For years, you’ve tried to break it off. You’re certain this relationship is wrong, even sinful. But try as you might, you just can’t end it—your willpower inevitably crumbles, and you always go back for more.|
We’re talking of course about your love affair with CHOCOLATE— that dark seducer even more likely to attract as you're surrounded by heart-shaped displays. Long thought to be an aphrodisiac, chocolate has been inextricably linked to Cupid and lovers since it was discovered among the ancient Aztecs and carried to the Old World.
The New World likes it too: the United States is the second largest importer of cocoa beans (second to the Netherlands), importing about 18.5% of the world's cocoa. While 75% of chocolate purchases are made by women, the tables are turned during the days and minutes before Valentine's Day. $1 billion worth of chocolate is sold for this holiday—75% of it purchased by men.
But, whether you’re the giver or receiver, just how sinful is chocolate? The Aztecs and their neighbors, the Mayans, believed chocolate transmitted knowledge and power to those who consumed it. While there’s no evidence to support that idea, there is mounting evidence showing some health benefits to eating it in moderation. Studies have found that dark chocolate helps prevent heart disease and cancer, and has also been shown to improve mood by boosting the brain chemical serotonin. Some even consider chocolate an effective diet food, claiming that a chunk of chocolate before meals diminishes your appetite.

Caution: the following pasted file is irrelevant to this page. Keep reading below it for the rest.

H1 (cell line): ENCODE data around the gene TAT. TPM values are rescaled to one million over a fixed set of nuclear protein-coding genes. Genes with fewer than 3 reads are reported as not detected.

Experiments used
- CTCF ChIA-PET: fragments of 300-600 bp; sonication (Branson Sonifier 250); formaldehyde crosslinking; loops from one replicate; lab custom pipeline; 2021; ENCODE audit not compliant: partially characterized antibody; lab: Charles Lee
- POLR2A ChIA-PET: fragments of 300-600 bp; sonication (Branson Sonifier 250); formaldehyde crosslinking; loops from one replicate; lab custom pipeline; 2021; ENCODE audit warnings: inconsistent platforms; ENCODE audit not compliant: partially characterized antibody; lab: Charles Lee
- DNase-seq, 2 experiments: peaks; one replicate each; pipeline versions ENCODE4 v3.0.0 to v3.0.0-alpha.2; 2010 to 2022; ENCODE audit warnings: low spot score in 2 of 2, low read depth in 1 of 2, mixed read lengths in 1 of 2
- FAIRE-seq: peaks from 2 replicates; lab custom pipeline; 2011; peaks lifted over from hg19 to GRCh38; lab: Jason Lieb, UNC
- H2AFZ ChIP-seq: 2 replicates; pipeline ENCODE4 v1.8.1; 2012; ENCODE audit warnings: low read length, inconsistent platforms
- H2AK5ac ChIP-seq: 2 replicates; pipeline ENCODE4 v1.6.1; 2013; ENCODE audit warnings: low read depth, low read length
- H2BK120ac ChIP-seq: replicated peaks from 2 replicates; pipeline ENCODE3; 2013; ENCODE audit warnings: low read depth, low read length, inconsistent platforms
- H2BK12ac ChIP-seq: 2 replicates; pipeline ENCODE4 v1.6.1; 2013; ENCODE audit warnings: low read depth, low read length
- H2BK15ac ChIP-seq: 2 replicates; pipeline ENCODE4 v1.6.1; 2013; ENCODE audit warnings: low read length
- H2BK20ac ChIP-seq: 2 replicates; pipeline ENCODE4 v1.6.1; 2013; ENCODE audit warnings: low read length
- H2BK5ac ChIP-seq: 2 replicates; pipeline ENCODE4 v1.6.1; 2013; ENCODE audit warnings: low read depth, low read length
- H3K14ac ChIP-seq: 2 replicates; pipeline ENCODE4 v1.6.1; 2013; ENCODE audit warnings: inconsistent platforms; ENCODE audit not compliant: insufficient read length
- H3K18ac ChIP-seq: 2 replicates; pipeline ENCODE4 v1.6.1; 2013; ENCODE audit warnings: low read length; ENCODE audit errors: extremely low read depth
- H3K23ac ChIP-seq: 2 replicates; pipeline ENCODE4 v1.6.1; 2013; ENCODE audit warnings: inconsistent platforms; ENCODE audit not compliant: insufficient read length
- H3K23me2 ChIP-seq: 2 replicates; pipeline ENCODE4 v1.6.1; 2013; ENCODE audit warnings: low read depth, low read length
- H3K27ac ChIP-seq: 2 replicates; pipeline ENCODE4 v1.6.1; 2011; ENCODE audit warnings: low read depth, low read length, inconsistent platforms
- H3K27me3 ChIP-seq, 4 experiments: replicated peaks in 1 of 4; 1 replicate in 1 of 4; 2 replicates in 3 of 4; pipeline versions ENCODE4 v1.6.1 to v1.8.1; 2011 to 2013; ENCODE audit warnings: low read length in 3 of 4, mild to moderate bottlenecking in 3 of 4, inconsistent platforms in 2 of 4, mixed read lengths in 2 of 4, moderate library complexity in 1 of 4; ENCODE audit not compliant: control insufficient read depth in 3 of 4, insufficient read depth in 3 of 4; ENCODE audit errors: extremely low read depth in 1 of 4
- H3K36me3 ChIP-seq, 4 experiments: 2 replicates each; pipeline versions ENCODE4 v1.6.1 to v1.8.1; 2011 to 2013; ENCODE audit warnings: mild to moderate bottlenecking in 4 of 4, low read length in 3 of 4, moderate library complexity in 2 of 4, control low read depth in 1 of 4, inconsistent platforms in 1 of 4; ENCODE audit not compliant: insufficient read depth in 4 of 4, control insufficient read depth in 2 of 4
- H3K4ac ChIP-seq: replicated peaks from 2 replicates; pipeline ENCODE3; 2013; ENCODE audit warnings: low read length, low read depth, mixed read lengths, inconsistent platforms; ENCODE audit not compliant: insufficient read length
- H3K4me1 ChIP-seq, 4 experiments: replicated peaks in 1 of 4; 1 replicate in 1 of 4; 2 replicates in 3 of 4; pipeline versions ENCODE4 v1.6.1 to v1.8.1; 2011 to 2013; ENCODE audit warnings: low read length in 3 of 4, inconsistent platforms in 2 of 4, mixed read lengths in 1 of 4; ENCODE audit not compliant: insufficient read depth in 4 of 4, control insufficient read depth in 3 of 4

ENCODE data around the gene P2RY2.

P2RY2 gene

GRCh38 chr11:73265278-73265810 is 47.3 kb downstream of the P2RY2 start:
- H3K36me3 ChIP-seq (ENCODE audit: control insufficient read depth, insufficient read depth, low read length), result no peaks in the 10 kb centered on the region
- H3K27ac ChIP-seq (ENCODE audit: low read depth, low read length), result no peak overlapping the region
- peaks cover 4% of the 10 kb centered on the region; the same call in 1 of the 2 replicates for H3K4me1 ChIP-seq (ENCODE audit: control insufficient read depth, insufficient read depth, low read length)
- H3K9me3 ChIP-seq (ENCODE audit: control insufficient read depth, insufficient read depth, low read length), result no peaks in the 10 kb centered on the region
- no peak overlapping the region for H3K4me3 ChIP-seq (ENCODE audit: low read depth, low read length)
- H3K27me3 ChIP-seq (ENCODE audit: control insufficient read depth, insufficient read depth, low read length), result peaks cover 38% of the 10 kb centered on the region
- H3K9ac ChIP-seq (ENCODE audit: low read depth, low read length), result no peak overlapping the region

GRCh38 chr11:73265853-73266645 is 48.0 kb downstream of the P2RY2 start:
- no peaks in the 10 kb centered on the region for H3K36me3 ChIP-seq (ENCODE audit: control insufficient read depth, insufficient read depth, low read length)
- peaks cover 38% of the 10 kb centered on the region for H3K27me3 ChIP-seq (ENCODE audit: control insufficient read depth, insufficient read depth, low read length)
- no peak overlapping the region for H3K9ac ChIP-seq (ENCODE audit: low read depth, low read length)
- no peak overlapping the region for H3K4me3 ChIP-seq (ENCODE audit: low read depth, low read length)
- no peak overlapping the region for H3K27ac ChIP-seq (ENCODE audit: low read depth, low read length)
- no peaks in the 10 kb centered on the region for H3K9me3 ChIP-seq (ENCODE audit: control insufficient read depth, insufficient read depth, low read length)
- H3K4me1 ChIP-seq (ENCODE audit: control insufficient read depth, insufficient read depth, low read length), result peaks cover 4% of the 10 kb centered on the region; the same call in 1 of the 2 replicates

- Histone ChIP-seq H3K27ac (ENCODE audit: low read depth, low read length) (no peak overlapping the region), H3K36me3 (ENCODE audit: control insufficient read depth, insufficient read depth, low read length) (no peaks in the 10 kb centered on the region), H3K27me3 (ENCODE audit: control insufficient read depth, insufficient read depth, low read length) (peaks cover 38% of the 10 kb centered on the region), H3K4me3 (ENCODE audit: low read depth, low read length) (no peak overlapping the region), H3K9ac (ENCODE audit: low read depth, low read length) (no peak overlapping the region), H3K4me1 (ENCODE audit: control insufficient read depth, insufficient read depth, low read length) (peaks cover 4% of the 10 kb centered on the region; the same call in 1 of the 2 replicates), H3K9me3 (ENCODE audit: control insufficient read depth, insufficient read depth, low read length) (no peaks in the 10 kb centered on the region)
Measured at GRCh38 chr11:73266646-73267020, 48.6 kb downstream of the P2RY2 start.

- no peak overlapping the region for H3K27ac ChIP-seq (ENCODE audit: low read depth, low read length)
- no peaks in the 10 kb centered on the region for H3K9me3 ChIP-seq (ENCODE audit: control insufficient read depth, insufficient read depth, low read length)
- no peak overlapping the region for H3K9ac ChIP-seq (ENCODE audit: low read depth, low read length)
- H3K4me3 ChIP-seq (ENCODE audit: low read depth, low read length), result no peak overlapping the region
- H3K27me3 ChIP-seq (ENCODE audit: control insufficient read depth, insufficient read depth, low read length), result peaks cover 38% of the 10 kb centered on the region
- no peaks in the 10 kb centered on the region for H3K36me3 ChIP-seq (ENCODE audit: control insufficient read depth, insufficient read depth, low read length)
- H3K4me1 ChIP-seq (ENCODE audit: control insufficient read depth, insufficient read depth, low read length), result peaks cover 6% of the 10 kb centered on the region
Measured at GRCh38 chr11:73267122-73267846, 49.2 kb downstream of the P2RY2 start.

Made up of about 300 chemicals—some of which in theory have mood-altering effects – chocolate contains negligible amounts of the stimulant caffeine, as well as theobromine (which stimulates the heart and the nervous system) and phenyethylamine (an amphetamine-like substance said to simulate the feeling of falling in love). A University of Michigan study says chocolate causes the brain to release b-endorphin, a naturally occurring chemical similar to opium, which dulls pain and increases your sense of well-being.
Chocolate contains a wide assortment of vitamins and minerals that the body needs, including potassium, sodium, iron, fluorine and vitamins A, B1, C, D, and E. In fact, researchers at Harvard University believe chocolate may help people live longer! A study tracking older men found that those who ate chocolate lived almost a year longer than those who didn't. Continued ›
Article created on: 2/16/2005
Chocolate: A Not-So-Guilty Pleasure
A Love Affair with Good Reason
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